His five goals and seven points paced the team in a disappointing seven-game first round loss to the Flyers. The prior Spring, Mogilny helped lead Toronto to the Conference Finals by closing out their first two opponents with clutch goals in Game Sevens to eliminate the Islanders and Senators. He wound up with eight goals and three helpers in 20 games. The Leafs were upset in the third round by the Cinderella Hurricanes in six. Sundin returned for that series, but it wasn’t enough to deny the pesky Canes a trip to the Stanley Cup where they fell in five to the powerful Red Wings.

After only playing in 37 games due to recurring hip issues, Mogilny played in both rounds for Toronto going only 2-4-6. The Leafs were eliminated by the Flyers in six on Roenick’s overtime winner in Toronto. That was the end of an era for some good Leafs teams that never got over the hump.

Following the maddening NHL lockout that canceled the entire ’04-05 season, many veteran stars bid adieu to the league. They included Messier, Scott Stevens, Ron Francis and eventually Hull and Mogilny. He was brought back to New Jersey by Lamoriello, but even with okay production (12-23-25 in 34 GP), he wasn’t as effective at even strength due to the injuries. With the team underachieving, he was sent down to Albany where he got into 19 games to conclude a great career.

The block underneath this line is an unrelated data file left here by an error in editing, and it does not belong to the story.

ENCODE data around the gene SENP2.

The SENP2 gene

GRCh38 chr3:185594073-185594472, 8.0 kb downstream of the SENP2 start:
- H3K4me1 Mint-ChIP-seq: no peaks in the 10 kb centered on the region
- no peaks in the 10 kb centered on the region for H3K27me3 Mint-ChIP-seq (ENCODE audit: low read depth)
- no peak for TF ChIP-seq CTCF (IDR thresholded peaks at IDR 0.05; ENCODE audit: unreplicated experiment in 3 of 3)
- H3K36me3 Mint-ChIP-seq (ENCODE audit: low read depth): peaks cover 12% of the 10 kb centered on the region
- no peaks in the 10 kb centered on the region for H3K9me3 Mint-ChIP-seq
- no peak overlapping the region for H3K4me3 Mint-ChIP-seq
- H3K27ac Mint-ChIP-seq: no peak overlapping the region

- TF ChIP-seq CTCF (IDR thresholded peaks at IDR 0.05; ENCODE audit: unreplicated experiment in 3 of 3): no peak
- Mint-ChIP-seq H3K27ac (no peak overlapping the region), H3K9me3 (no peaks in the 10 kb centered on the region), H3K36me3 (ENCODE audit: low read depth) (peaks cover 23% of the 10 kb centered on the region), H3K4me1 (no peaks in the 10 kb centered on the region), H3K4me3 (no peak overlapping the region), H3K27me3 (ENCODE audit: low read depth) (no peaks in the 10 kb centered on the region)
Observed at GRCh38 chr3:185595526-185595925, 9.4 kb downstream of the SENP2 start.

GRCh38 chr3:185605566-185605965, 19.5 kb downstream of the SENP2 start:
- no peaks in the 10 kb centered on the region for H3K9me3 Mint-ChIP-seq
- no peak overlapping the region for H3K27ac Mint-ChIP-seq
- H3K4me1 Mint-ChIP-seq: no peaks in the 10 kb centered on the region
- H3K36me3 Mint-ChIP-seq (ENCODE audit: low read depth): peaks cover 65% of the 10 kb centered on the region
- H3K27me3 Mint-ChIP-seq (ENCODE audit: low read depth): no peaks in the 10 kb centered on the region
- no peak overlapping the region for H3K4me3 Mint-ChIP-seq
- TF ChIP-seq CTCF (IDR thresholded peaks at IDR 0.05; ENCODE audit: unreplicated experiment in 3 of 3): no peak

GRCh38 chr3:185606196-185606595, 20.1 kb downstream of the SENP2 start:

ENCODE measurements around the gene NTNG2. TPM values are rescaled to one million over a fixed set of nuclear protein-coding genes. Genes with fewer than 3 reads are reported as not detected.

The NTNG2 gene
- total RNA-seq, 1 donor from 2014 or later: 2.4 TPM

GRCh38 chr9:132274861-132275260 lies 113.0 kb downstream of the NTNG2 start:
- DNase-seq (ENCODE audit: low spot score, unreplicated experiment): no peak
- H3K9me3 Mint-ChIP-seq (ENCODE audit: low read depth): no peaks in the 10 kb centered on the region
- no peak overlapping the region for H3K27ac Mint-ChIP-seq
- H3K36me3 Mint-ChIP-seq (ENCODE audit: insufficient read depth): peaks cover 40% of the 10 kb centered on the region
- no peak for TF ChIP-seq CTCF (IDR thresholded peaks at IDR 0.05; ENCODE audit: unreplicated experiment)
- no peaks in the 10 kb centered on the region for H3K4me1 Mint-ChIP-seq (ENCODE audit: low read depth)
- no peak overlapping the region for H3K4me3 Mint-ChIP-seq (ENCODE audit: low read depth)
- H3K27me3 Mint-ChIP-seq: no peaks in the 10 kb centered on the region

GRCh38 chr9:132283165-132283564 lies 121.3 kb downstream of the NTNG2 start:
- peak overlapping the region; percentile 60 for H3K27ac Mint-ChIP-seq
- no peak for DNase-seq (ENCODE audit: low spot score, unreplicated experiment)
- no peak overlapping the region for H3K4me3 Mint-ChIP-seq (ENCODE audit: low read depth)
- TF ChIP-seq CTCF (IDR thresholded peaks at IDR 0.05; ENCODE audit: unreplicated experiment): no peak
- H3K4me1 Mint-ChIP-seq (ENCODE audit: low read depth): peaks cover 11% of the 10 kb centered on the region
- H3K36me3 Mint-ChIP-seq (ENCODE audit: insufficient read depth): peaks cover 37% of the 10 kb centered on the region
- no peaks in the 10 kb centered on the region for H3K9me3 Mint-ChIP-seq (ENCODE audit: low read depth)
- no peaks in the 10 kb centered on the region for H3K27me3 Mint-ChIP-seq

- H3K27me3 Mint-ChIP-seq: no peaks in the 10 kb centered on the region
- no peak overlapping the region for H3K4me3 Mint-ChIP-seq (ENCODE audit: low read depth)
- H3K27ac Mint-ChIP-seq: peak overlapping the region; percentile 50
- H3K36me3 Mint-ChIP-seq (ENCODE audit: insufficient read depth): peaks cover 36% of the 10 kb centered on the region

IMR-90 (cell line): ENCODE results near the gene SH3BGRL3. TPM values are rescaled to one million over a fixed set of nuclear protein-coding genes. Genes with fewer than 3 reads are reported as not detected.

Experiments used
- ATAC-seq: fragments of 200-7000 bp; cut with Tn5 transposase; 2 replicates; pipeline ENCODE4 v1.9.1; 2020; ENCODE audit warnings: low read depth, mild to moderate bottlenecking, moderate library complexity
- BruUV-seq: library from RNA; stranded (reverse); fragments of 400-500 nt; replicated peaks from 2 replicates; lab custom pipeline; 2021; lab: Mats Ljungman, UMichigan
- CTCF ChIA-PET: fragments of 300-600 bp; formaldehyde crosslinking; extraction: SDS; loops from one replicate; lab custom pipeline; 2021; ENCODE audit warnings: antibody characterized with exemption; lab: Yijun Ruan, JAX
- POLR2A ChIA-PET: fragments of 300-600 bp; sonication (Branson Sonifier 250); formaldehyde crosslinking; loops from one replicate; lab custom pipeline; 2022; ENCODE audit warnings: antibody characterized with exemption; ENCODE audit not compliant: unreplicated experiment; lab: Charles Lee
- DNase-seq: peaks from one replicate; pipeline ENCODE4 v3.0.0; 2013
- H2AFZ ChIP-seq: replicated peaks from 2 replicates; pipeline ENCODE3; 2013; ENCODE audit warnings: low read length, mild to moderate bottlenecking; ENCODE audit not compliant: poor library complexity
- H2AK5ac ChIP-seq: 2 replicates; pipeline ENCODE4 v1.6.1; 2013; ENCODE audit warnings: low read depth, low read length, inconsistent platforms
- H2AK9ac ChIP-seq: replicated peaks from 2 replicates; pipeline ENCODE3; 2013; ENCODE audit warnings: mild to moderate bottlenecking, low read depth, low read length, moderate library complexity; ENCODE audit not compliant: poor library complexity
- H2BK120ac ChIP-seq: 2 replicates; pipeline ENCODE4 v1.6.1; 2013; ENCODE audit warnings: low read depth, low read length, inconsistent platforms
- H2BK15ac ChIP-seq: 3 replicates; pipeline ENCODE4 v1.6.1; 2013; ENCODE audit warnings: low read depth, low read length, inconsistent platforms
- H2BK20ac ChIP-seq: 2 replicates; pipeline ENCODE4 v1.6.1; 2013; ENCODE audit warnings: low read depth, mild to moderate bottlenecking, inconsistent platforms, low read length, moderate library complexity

A sad ending for a classy player, who was very exciting for fans to watch. When he got the puck on his stick, you didn’t know what he’d do with it. He was electric on breakaways due to great hands, dekes and a accurate wrist shot.

Even though it ended the way it did at age 36, it was Mogilny who helped pave the way for other Russian stars to defect and come over to the NHL. Without Igor Larionov, Slava Fetisov, Sergei Makarov, Alexei Kasatonov, Vladimir Krutov and Mogilny, who knows how long it would’ve took for established Russian stars to defect to the NHL. A new influx of talent helped change the way the game was played.

There’s no Russian Five on Detroit without it. And probably no Stanley Cups in consecutive seasons. Mogilny was one of the key trendsetters, who did what it took to arrive in Buffalo where he became a star.

One final thought on Mogilny. Not many players are as consistent as he was throughout his career. Had it not been for injuries, he easily eclipses 500 goals and is not still waiting to get the phone call. Look how long it took them to induct Bure.

For Mogilny, he’s now 50. It’s been 13 years. Hopefully, number 14 is when he finally gets his recognition. It took a while for Sergei Zubov, who’s going in this weekend. Maybe there’s finally hope for Number 89. I sure hope so. He deserves it.